That first night at home, I slept 14 hours straight. Early the next morning, I was enjoying a very engaging and meaningful dream. My hypnotherapy mentee Candice was leading a group of teenagers. They came to a big building where Obama lived, and Candice was demonstrating to the group how they could get what they desired when they expressed themselves clearly and confidently. She called Obama to the window and expressed her need for him to meet her group. Obama came down. I knew it was time for this young lady to teach me something.

I walked toward the group and a nice musical tone rose. But the tone was repetitive. “It must be Tim’s alarm o’clock. How annoying! But no, I am not going to wake up yet. I can either go on in the dream pretending it’s a soundtrack for me, or I can suspend the dream until the ring tone exhausts itself.” I waited and waited. The tone finally stopped, but I forgot where I was in the dream. Then my own alarm o’clock sounded. It was time to get up for work after the vacation.

Dream unfinished.

How can I ever start a new chapter when the old chapters are not even finished?

It seems the question is an oxymoron. I don’t need to start a new chapter; a new chapter starts for me. I don’t need to move on in life; life moves me on, obviously. Damn it.

A memory surfaced. When I was a kid, I saw life as an experience. I told my friends life was not for anything, and there was no meaning but experience. “Therefore, everything is it, because everything is an experience.”

“What if things don’t go my way? That’s bad,” they said.

“Then you get to experience something else. You will never stop experiencing something. No matter what happens, it’s impossible not to experience anything. And that’s the point of life, to experience what comes.”

“What if I do a crime and go to the jail?”

“Then you experience being in a jail. You may even like it! It doesn’t have to be bad. It’s life’s experience. Everything is meant to be an experience. No experience is better than another when you go through it. Only your human standards make you suffer or not.” I said it so firmly that I surprised myself. And yet it was extremely comforting to my child-self at the time to realize I could never fail because no experience is above or below another. And whatever came my way, I could choose how to experience it.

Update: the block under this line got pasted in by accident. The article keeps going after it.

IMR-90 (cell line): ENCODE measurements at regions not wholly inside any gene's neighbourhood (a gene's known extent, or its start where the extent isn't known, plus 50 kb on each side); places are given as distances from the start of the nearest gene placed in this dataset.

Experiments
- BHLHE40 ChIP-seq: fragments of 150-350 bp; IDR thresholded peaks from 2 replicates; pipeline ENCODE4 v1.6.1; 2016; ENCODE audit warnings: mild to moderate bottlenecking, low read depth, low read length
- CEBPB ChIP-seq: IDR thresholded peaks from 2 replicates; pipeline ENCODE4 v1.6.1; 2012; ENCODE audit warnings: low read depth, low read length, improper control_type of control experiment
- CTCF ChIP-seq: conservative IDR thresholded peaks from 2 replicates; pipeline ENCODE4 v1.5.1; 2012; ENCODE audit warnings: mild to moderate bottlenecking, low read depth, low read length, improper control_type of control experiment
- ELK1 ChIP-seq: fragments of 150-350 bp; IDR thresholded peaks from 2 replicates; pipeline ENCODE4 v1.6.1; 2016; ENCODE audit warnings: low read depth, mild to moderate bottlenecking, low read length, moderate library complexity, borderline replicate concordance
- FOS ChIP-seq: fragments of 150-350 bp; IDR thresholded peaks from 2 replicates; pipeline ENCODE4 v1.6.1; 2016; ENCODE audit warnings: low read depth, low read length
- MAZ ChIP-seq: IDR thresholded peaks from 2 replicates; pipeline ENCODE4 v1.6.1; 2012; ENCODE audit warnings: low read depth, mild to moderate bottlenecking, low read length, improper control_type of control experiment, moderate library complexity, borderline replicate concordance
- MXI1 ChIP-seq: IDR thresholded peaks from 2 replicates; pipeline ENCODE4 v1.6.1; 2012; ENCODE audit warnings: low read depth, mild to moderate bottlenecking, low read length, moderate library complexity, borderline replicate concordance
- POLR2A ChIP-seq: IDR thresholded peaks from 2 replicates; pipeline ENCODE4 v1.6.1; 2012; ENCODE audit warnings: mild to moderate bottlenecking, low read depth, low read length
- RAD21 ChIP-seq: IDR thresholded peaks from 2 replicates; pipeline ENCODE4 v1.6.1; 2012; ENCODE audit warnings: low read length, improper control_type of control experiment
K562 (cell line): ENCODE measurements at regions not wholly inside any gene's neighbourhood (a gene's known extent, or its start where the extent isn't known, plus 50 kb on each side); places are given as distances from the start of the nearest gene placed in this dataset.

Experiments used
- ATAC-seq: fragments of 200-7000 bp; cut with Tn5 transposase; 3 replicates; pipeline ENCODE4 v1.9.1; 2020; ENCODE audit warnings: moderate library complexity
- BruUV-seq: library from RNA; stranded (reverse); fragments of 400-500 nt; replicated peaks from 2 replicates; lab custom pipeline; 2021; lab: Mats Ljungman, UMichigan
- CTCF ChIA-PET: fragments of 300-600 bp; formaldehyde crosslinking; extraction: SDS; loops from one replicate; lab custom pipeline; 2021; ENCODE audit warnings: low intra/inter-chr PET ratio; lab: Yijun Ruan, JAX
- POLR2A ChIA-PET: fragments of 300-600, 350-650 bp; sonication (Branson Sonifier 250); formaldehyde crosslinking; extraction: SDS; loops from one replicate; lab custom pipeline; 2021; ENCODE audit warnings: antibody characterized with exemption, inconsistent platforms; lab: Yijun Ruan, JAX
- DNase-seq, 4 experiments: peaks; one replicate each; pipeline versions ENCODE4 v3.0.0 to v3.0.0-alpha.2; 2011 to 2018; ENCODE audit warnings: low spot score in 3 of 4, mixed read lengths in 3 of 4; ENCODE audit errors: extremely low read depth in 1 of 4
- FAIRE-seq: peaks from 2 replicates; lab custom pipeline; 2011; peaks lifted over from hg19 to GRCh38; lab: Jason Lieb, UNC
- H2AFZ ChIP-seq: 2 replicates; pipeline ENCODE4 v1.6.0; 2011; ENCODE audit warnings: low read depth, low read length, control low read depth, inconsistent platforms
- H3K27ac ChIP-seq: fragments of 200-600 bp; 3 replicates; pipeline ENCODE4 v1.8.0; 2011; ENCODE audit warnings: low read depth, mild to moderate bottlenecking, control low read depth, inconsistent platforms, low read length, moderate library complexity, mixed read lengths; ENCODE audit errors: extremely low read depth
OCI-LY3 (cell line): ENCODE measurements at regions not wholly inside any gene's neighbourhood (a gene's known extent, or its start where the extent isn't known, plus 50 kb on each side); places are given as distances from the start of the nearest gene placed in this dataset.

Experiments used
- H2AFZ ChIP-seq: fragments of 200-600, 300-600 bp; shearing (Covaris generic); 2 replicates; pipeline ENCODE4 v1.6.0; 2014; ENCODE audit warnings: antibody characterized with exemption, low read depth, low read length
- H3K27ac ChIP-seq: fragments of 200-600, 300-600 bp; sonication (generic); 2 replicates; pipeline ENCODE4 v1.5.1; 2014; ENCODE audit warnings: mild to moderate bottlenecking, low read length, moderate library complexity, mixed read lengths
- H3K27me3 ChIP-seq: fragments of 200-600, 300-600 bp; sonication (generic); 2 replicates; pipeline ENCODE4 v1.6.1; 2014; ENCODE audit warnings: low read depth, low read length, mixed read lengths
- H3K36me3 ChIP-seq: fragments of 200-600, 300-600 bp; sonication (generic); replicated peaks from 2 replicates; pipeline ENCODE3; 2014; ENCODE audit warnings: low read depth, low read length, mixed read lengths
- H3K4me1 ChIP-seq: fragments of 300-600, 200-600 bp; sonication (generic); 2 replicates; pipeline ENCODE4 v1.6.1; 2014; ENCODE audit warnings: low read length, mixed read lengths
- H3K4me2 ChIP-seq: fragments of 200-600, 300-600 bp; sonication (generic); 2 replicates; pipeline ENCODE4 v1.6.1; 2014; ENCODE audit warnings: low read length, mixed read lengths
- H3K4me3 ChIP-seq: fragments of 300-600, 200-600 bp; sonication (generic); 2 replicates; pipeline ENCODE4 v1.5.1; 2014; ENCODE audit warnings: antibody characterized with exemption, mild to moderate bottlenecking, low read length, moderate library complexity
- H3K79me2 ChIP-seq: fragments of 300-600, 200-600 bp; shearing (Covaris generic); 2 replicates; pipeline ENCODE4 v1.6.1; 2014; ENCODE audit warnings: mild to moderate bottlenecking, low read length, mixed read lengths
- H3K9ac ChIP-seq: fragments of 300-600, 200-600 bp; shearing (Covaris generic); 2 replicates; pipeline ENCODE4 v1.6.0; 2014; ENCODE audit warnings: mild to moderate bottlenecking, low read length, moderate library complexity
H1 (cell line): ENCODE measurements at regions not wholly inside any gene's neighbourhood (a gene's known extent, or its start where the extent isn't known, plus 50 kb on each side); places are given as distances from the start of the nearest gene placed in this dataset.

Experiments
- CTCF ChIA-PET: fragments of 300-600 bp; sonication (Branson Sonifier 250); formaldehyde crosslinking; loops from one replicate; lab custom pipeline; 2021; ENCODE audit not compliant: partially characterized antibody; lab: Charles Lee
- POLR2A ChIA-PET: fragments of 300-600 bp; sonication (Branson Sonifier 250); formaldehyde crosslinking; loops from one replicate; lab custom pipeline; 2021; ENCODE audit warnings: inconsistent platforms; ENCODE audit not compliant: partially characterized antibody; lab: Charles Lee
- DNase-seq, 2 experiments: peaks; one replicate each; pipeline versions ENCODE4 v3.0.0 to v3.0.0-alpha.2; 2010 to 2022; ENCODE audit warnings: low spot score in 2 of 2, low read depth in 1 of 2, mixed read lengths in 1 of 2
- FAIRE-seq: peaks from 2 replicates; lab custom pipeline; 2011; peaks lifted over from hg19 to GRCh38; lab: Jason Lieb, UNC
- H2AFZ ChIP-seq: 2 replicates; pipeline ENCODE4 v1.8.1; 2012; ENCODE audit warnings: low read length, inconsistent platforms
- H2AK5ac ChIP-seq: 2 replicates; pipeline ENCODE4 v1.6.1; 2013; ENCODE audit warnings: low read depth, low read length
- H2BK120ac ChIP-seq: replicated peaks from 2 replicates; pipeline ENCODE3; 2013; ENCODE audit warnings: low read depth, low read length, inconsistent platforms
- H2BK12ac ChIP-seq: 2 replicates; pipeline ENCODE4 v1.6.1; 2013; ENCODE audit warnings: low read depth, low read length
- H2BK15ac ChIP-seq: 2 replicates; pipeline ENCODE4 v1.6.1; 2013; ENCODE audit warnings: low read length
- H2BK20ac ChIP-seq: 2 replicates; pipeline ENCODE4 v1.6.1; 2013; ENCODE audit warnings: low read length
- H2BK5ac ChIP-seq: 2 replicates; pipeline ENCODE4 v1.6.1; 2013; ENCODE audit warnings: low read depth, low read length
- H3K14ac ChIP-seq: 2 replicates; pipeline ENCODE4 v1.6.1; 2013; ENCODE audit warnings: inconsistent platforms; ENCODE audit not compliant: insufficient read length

Experience, continued.

Life, unfinished.

Kemila Zsange found Crimson Circle exactly when Adamus showed up, in 2009. After being on her hands and knees for years, it all started to make sense. Born and raised in China, she now lives in Vancouver, Canada, and practices hypnotherapy in a martial-artistic way. She loves to wake people up using trance, so her true work is undoing hypnosis with her clients. A lifelong traveller, she finds home is “elsewhere.” She loves children but doesn’t have one. She loves animals but never had a pet. Now in her 50’s, she’s finally learning awkwardly how to take care of herself. Contact Kemila through her website:

2 comments on "The Unfinished Life"

  • Ellen Jacover on February 28, 2023 3:28 AM said:
    Thank you for sharing your story “ I don’t need to start a new chapter; a new chapter starts for me. I don’t need to move on in life; life moves me on, obviously. Damn it.” Really liked that line! X
  • Olgi on February 22, 2023 3:28 PM said:
    That is beautiful ☺️ Thank You for sharing your story 💜